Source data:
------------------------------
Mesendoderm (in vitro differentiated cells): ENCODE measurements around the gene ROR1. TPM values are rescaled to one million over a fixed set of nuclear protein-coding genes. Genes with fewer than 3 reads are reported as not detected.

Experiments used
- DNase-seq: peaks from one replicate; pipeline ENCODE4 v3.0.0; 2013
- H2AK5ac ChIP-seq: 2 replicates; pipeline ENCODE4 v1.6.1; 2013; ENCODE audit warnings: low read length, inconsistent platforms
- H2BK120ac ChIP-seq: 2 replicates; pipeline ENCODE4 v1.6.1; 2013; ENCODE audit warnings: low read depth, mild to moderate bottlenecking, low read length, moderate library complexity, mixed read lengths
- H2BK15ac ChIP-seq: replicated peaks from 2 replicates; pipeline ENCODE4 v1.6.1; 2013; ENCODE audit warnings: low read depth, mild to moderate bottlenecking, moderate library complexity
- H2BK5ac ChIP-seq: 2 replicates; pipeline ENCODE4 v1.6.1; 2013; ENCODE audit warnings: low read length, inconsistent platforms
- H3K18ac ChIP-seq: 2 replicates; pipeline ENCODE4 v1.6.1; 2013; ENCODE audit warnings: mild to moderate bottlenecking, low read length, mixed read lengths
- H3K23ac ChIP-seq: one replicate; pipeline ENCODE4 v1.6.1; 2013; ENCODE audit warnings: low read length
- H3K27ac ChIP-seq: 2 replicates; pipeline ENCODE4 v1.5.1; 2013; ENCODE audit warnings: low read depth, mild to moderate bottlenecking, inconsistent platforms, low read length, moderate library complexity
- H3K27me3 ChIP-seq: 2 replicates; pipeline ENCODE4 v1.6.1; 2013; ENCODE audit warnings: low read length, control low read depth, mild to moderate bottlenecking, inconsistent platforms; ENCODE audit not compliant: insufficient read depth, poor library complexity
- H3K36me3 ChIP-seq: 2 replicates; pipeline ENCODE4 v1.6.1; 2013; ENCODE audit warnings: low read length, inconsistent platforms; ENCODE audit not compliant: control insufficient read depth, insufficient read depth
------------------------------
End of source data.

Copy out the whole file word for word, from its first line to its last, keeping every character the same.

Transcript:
Mesendoderm (in vitro differentiated cells): ENCODE measurements around the gene ROR1. TPM values are rescaled to one million over a fixed set of nuclear protein-coding genes. Genes with fewer than 3 reads are reported as not detected.

Experiments used
- DNase-seq: peaks from one replicate; pipeline ENCODE4 v3.0.0; 2013
- H2AK5ac ChIP-seq: 2 replicates; pipeline ENCODE4 v1.6.1; 2013; ENCODE audit warnings: low read length, inconsistent platforms
- H2BK120ac ChIP-seq: 2 replicates; pipeline ENCODE4 v1.6.1; 2013; ENCODE audit warnings: low read depth, mild to moderate bottlenecking, low read length, moderate library complexity, mixed read lengths
- H2BK15ac ChIP-seq: replicated peaks from 2 replicates; pipeline ENCODE4 v1.6.1; 2013; ENCODE audit warnings: low read depth, mild to moderate bottlenecking, moderate library complexity
- H2BK5ac ChIP-seq: 2 replicates; pipeline ENCODE4 v1.6.1; 2013; ENCODE audit warnings: low read length, inconsistent platforms
- H3K18ac ChIP-seq: 2 replicates; pipeline ENCODE4 v1.6.1; 2013; ENCODE audit warnings: mild to moderate bottlenecking, low read length, mixed read lengths
- H3K23ac ChIP-seq: one replicate; pipeline ENCODE4 v1.6.1; 2013; ENCODE audit warnings: low read length
- H3K27ac ChIP-seq: 2 replicates; pipeline ENCODE4 v1.5.1; 2013; ENCODE audit warnings: low read depth, mild to moderate bottlenecking, inconsistent platforms, low read length, moderate library complexity
- H3K27me3 ChIP-seq: 2 replicates; pipeline ENCODE4 v1.6.1; 2013; ENCODE audit warnings: low read length, control low read depth, mild to moderate bottlenecking, inconsistent platforms; ENCODE audit not compliant: insufficient read depth, poor library complexity
- H3K36me3 ChIP-seq: 2 replicates; pipeline ENCODE4 v1.6.1; 2013; ENCODE audit warnings: low read length, inconsistent platforms; ENCODE audit not compliant: control insufficient read depth, insufficient read depth